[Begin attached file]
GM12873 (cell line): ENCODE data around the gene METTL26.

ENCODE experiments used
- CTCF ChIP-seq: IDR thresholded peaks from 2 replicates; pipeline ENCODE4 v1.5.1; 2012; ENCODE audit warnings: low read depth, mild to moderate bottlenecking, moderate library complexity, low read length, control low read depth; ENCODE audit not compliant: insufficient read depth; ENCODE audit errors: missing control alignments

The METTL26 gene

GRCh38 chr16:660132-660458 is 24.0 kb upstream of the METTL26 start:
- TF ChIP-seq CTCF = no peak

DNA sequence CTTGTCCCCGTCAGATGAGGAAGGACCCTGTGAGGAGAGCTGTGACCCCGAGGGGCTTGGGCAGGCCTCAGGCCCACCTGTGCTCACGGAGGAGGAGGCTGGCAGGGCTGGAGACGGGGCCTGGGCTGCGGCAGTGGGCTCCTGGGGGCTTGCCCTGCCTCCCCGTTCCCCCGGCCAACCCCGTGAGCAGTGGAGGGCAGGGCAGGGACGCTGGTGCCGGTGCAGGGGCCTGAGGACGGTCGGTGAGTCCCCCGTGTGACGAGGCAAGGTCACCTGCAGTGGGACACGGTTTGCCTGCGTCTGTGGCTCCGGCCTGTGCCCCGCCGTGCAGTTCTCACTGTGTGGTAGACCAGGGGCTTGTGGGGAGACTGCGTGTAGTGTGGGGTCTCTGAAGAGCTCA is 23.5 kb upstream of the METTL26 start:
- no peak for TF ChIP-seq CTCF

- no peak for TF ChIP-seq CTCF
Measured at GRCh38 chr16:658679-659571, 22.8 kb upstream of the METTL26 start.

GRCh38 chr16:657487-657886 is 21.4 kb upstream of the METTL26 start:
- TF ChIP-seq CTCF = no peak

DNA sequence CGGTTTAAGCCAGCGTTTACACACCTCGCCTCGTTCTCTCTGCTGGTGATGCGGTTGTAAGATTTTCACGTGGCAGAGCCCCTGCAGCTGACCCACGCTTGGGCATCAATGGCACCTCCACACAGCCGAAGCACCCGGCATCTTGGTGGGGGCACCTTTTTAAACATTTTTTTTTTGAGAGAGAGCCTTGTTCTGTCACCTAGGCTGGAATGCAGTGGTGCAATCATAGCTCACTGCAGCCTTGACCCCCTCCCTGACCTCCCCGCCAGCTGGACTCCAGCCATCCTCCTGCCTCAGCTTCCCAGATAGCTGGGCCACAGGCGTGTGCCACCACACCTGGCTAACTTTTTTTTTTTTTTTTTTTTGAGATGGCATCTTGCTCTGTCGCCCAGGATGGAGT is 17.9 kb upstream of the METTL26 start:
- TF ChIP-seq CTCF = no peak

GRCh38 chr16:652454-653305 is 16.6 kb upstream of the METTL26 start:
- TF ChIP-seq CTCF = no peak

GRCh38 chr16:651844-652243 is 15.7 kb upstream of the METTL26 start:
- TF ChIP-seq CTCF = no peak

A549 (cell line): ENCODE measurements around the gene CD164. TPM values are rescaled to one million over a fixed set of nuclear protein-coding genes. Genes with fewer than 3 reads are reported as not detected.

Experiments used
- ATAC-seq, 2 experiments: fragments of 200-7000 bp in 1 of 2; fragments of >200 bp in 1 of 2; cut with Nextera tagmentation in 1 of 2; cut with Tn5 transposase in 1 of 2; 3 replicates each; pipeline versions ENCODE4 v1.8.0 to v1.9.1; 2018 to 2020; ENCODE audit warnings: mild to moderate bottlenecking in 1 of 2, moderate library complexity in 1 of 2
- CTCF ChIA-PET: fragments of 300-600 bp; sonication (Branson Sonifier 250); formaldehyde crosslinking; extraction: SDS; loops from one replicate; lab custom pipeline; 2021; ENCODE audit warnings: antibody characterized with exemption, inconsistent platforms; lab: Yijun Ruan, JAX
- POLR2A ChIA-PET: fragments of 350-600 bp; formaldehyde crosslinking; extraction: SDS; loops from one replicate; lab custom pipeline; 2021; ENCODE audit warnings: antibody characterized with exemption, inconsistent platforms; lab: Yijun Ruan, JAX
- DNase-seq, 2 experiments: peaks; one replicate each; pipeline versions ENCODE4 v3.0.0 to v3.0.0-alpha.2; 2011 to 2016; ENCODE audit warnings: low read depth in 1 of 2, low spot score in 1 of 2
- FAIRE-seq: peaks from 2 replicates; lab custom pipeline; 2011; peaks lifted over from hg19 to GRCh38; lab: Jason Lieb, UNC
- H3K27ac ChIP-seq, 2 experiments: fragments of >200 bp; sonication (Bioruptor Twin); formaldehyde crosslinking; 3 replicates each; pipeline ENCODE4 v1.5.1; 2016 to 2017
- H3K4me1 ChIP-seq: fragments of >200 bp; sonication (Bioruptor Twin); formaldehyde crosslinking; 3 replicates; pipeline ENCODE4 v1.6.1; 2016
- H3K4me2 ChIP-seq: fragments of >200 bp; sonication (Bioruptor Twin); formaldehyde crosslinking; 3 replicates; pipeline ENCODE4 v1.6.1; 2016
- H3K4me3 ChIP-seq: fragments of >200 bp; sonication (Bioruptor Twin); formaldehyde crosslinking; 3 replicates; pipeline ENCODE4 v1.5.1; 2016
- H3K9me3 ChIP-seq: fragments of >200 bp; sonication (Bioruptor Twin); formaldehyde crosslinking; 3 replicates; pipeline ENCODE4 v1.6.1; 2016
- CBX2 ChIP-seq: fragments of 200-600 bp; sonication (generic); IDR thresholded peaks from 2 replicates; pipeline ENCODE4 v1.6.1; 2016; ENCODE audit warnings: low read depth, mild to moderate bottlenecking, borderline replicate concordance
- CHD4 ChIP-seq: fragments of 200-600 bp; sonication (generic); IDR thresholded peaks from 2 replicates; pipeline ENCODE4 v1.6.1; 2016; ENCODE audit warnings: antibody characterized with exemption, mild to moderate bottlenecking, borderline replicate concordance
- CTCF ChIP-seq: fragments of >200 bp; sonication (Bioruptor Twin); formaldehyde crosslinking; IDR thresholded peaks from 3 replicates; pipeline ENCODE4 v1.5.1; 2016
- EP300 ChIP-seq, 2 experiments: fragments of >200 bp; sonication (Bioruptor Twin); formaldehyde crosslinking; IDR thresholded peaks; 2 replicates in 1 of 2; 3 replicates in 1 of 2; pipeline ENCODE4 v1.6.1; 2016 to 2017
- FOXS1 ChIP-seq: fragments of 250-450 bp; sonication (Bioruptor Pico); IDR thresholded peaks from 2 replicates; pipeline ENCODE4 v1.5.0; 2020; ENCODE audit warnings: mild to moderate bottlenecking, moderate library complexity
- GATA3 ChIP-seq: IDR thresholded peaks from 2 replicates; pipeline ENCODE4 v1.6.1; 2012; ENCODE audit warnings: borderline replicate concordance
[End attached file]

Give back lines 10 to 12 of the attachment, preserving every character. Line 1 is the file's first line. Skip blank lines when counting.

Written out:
Measured at GRCh38 chr16:658679-659571, 22.8 kb upstream of the METTL26 start.

GRCh38 chr16:657487-657886 is 21.4 kb upstream of the METTL26 start:
- TF ChIP-seq CTCF = no peak